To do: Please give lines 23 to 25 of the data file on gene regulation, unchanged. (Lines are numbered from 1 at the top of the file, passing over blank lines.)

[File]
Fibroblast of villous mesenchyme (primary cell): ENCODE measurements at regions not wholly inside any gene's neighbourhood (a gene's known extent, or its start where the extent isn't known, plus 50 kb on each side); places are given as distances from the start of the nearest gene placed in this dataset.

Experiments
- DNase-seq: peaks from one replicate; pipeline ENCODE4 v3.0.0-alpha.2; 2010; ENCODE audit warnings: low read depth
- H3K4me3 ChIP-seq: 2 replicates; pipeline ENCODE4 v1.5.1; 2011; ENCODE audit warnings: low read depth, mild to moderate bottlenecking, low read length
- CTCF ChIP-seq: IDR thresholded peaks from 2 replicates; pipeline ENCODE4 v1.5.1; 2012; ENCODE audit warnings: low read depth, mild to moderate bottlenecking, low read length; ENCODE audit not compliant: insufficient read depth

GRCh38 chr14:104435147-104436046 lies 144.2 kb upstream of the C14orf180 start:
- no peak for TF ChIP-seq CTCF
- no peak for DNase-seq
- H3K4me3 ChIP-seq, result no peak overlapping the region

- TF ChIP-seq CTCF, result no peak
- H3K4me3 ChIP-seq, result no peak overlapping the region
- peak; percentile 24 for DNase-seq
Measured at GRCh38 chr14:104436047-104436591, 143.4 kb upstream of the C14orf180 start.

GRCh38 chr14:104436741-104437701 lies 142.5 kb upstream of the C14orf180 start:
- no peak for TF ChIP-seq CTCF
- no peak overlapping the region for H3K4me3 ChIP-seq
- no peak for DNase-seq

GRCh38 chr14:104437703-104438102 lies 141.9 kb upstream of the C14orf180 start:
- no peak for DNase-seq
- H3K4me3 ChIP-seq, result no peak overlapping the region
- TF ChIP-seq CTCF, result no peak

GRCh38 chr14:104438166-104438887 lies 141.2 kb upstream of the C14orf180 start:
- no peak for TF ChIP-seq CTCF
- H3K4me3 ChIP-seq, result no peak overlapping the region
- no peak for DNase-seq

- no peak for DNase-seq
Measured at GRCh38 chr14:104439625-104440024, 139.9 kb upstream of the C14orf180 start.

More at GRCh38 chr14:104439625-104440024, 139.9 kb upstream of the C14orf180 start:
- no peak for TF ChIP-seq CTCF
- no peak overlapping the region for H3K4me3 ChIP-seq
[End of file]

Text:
- no peak for TF ChIP-seq CTCF
- H3K4me3 ChIP-seq, result no peak overlapping the region
- no peak for DNase-seq